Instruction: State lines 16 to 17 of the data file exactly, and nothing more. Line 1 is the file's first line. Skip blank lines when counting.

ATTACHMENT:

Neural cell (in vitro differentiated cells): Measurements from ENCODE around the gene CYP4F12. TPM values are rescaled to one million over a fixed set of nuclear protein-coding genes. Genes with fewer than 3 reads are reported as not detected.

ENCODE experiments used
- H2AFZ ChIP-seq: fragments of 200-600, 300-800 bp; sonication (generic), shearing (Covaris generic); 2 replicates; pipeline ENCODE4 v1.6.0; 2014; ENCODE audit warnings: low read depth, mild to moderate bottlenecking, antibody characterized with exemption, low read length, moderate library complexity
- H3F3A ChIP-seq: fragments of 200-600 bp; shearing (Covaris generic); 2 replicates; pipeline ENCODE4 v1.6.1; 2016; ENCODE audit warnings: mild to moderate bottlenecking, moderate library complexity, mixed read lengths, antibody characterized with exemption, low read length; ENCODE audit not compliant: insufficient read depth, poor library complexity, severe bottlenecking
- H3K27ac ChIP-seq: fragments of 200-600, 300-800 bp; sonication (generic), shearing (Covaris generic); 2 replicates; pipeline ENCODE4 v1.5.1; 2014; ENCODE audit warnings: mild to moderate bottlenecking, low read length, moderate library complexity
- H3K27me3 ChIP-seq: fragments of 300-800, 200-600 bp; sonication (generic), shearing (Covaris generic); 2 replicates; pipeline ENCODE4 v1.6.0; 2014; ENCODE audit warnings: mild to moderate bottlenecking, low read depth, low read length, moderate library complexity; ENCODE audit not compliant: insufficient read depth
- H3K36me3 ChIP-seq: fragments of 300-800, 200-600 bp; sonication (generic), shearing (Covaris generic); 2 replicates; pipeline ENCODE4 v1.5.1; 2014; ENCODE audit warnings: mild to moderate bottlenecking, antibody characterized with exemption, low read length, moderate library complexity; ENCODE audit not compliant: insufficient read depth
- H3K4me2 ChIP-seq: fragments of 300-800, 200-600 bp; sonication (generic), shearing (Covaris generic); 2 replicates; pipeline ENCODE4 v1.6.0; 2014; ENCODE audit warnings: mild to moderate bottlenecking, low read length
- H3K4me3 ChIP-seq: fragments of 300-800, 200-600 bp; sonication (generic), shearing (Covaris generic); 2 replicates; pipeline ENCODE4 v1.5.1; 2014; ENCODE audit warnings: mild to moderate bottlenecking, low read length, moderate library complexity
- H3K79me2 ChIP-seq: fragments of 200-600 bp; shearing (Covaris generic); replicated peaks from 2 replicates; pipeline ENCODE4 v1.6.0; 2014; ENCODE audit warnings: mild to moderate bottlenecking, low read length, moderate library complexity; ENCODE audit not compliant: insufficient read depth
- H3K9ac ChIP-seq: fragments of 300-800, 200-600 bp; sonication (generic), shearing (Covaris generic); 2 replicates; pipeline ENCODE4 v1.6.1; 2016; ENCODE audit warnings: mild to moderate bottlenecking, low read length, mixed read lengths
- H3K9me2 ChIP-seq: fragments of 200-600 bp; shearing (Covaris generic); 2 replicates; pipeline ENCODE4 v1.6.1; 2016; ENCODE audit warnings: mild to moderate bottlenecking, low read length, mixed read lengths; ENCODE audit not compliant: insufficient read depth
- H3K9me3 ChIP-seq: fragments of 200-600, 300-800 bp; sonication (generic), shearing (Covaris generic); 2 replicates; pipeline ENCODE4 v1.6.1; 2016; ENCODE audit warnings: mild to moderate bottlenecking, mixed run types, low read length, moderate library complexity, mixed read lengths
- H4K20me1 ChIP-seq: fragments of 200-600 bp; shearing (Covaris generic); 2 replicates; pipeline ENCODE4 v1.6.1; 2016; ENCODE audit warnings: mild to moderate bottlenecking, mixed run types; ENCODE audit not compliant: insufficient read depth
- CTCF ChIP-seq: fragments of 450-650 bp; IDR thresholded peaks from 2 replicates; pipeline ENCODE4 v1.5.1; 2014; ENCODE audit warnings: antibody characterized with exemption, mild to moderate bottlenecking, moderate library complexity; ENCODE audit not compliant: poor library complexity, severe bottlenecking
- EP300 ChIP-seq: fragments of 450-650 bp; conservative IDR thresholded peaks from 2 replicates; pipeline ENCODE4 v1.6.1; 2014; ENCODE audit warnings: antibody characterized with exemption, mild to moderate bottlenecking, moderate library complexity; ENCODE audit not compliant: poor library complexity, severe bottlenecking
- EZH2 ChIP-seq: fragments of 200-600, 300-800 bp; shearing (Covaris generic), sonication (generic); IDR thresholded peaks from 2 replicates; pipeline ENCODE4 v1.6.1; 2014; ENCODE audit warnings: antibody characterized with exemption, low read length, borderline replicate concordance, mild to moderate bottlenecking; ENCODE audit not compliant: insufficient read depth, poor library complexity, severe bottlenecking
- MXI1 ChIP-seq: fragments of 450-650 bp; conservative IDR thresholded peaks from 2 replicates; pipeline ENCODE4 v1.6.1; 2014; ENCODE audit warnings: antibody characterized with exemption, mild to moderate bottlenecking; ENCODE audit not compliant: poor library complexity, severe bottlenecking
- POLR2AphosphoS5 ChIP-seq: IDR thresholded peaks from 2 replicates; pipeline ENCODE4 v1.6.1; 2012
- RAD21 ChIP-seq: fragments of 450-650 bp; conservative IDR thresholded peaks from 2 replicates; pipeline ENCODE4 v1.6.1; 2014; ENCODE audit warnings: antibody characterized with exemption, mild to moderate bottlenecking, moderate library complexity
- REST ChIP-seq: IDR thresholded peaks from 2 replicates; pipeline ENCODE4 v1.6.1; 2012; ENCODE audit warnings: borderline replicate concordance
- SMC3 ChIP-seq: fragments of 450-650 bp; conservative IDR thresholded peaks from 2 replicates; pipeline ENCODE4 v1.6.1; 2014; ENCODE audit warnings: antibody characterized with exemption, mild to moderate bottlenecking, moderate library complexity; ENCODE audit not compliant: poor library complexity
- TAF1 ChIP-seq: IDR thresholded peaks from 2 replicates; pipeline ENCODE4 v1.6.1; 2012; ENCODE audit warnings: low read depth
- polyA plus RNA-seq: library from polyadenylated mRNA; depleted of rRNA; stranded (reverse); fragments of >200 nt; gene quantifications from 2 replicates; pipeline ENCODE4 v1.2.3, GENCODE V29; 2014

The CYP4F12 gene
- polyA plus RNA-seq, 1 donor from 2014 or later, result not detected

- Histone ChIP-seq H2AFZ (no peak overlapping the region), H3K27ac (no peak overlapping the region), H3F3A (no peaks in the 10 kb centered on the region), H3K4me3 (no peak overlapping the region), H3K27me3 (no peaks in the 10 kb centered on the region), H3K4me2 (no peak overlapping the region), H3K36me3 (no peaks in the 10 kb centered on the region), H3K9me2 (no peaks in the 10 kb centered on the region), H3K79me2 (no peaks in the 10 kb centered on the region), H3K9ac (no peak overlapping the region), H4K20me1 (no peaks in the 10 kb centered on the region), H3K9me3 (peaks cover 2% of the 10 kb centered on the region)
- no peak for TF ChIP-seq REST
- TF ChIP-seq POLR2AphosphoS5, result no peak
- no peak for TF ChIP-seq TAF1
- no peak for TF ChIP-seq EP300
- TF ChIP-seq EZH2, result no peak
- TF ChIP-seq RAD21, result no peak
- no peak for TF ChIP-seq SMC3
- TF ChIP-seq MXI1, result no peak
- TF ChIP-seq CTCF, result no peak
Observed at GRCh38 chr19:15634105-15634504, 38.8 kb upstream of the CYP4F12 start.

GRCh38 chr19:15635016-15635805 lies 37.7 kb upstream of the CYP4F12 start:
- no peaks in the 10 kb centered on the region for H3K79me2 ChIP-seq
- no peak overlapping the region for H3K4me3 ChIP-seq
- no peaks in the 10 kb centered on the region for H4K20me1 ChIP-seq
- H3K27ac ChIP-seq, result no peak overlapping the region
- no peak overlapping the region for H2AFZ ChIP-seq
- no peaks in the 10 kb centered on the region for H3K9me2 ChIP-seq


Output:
- EP300 ChIP-seq: fragments of 450-650 bp; conservative IDR thresholded peaks from 2 replicates; pipeline ENCODE4 v1.6.1; 2014; ENCODE audit warnings: antibody characterized with exemption, mild to moderate bottlenecking, moderate library complexity; ENCODE audit not compliant: poor library complexity, severe bottlenecking
- EZH2 ChIP-seq: fragments of 200-600, 300-800 bp; shearing (Covaris generic), sonication (generic); IDR thresholded peaks from 2 replicates; pipeline ENCODE4 v1.6.1; 2014; ENCODE audit warnings: antibody characterized with exemption, low read length, borderline replicate concordance, mild to moderate bottlenecking; ENCODE audit not compliant: insufficient read depth, poor library complexity, severe bottlenecking